After the State rested its case-in-chief, defendant testified on his own behalf. He denied that he was at the convenience store on 31 August 2012 and denied possessing a firearm of any kind. He testified that on the day in question he was with his " baby's mother" at her house in Henderson. Defendant stated that he was aware that, as a felon, he was not allowed to possess firearms, so he stayed away from them.
The jury found defendant guilty of both charges. The trial court sentenced defendant to 14-26 months imprisonment. Defendant gave notice of appeal in open court.
II. Motion to Suppress
Defendant argues that the trial court erred in denying his motion to suppress the in-court identifications made by the officers because the procedure they used to identify him violated the EIRA and his constitutional due process rights. We disagree.
A. Standard of Review
" This Court's review of a trial court's denial of a motion to suppress in a criminal proceeding is strictly limited to a determination of whether the court's findings are supported by competent evidence, even if the evidence is conflicting, and in turn, whether those findings support the court's conclusions of law." State v. Boozer, 210 N.C.App. 371, 378, 707 S.E.2d 756, 763 (2011) (citation and quotation marks omitted), disc. rev. denied, 365 N.C. 543, 720 S.E.2d 667 (2012). " However, when, as here, the trial court's findings of fact are not challenged on appeal, they are deemed to be supported by competent evidence and are binding on appeal." State v. Robinson,
__ N.C.App. __, __, 727 S.E.2d 712, 715 (2012) (citation and quotation marks omitted). We review questions of statutory interpretation de novo. Johnson v. Robertson,
__ N.C.App. __, __, 742 S.E.2d 603, 605 (2013).
B. North Carolina Eyewitness Identification Reform Act
Defendant argues that the police failed to abide by the lineup procedures required by the EIRA, codified at N.C. Gen. Stat. § 15A-284.52 (2011). The State counters, and the trial court concluded, that the EIRA does not apply here. At the hearing on defendant's motion to suppress, the State argued that the EIRA did not apply because the use of a single photograph to identify a suspect is not a " photo lineup," and that, furthermore, it does not apply to identifications made by police officers in the course of their investigation. We agree that the identification based on two photographs here was not a " lineup" and, therefore, was not subject to the procedures outlined in the EIRA.
The trial court made the following findings of fact, none of which are challenged by defendant:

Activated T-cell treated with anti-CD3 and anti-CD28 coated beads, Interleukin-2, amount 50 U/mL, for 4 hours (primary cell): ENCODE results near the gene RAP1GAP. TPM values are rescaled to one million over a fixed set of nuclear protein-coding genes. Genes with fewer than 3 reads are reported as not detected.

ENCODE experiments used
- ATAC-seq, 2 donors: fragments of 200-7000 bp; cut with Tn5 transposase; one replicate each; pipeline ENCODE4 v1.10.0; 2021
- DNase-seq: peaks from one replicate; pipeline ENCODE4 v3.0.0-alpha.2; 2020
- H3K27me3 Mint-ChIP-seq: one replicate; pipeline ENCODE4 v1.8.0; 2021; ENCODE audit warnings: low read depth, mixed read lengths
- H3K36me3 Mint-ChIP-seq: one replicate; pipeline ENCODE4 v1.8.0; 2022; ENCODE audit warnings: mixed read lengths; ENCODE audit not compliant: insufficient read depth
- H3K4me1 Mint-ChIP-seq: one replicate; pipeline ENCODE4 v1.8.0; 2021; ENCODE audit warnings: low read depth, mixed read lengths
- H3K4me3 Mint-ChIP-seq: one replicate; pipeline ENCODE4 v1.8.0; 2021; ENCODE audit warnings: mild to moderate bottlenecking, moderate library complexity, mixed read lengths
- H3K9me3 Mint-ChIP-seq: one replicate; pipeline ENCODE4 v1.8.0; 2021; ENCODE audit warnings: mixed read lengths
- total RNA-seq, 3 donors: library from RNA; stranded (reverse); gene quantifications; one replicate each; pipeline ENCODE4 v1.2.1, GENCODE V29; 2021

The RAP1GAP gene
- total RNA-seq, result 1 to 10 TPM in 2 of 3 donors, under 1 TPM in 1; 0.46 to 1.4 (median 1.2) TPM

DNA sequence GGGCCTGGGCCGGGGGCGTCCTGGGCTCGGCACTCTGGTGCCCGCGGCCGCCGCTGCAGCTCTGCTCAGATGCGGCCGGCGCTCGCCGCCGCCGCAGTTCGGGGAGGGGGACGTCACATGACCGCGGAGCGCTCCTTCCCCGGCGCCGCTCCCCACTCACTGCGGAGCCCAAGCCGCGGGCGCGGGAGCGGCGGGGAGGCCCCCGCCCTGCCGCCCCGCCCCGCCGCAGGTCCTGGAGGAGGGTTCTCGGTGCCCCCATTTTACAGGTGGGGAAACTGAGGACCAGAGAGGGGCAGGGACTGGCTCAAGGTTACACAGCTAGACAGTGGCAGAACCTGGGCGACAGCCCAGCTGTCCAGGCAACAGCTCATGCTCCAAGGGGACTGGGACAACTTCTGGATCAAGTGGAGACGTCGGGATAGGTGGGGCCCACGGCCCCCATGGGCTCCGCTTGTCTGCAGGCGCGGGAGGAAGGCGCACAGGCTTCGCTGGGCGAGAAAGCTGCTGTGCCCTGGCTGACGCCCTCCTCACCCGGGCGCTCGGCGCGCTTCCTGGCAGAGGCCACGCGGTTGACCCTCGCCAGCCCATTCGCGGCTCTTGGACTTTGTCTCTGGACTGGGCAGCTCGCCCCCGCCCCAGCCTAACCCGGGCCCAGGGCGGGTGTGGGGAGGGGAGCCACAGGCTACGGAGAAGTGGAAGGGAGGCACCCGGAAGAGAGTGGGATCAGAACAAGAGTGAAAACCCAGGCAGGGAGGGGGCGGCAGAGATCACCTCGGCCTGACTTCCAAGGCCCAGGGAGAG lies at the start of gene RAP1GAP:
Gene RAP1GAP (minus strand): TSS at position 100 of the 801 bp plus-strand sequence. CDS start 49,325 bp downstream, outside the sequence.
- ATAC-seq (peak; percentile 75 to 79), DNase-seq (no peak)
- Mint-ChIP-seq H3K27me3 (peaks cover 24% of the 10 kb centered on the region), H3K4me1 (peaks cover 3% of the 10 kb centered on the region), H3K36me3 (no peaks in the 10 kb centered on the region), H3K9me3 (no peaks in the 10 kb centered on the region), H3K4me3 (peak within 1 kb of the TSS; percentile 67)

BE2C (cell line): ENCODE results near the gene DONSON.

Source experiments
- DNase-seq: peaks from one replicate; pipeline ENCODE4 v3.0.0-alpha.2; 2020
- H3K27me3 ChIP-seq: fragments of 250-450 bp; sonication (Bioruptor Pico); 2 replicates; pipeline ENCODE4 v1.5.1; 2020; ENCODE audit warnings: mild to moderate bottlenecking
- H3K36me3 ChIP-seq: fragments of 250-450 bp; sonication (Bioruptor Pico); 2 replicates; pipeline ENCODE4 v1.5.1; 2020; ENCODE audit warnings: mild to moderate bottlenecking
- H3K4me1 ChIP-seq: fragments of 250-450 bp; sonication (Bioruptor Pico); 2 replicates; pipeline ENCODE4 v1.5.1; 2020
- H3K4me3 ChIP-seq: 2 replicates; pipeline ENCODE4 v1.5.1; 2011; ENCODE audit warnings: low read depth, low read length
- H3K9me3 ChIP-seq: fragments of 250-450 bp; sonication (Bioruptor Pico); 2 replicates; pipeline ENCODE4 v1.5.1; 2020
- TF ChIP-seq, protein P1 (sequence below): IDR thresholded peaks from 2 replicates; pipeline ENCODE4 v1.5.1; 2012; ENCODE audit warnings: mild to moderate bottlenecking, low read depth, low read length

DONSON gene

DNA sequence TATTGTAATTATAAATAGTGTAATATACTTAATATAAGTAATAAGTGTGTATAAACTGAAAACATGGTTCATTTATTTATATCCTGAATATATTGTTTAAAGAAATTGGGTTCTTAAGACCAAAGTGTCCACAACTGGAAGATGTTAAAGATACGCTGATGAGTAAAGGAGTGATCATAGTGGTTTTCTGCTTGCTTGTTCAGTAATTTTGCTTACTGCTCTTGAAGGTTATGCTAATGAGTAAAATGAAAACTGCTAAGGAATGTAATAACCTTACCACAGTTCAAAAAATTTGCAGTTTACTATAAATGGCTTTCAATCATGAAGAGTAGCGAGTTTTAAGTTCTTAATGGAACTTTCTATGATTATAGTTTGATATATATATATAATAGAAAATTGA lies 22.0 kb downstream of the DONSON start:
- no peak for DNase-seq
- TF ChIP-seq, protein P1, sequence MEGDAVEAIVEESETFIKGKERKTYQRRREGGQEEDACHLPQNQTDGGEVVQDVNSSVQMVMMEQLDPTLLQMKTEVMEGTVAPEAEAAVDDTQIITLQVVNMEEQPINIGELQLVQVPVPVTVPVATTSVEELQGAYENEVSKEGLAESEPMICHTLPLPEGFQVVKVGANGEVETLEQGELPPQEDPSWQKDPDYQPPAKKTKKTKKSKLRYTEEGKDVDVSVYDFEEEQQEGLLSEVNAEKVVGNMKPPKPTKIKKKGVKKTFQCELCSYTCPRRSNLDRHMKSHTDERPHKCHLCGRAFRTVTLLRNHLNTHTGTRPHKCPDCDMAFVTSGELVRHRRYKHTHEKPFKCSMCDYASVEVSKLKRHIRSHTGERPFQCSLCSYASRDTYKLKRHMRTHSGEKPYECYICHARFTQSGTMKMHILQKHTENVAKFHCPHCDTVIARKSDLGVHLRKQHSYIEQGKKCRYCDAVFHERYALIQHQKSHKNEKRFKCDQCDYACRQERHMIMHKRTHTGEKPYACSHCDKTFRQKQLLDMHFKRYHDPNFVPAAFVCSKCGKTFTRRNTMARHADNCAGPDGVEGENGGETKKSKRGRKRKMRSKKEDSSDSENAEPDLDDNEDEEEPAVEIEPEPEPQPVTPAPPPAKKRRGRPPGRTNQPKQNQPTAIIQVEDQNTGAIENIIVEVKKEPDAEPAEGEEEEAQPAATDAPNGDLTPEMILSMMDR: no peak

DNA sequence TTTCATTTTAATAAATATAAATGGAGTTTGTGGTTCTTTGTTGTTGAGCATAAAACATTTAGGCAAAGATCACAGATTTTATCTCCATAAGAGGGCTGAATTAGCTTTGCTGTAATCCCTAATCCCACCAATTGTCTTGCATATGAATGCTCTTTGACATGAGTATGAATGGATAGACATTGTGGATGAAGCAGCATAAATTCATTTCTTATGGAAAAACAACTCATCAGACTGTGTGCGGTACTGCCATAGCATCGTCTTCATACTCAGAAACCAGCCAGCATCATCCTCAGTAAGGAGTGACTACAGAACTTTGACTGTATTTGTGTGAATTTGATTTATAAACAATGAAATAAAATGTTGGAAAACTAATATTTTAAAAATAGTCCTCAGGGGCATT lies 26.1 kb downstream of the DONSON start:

6. That on August 31, 2012 Detective Darryl L. Ragland and Sgt. Jamie Ragland were on routine patrol as police officers with the City of Henderson Police Department assigned to the narcotics unit.
7. That Darryl Ragland has been employed with the Henderson Police Department for 3 years and seven months and was so employed on August 31, 2012.
8. That Jamie Ragland was employed with the City of Henderson Police Department for 21 years and was so employed August 31, 2012.
9. That as the officers were driving an unmarked police vehicle in the City of Henderson on August 31, 2012, they noticed a green Honda motor vehicle with a person on the driver's side parked behind Alex Market Store at the corner of Maple Street and Nicholas Street in Henderson.
10. That as the officers continued on patrol they drove by the Alex Market and noticed that the green Honda remained parked behind the market for a period of thirty minutes.
11. That this was suggestive of drug activity (sale of heroin) to the officers.
12. That the officers drove up behind the green Honda to initiate an investigative stop.
13. That it was approximately 12 noon with bright sunlight when the officers drove up behind the Honda.
14. That the officers viewed a person enter the passenger side of the Honda.
15. That there was a person sitting on the driver['s] side of the green Honda.
16. That Officer D. L. Ragland and Sgt. Ragland noted that the person getting into the Honda had dread locks.
17. That the Honda pulled off as the officers approached, went a short way and then stopped.
18. That the passenger got out of the Honda.
19. That Officer Darryl Ragland got out of the unmarked police vehicle.
20. That the passenger then looked directly at Officer Ragland.
21. That at this point, Officer Darryl Ragland had an unobstructed view of the passenger and most specifically the passenger's face.
22. That Officer Darryl Ragland was 10 feet from the passenger when he saw his face.
23. That from this face to face between Officer D. L. Ragland and the passenger, Officer Ragland noticed that the passenger was an African-American male, light skinned, long dreads and green eyes.
24. That Officer Darryl Ragland did not know the passenger before this time.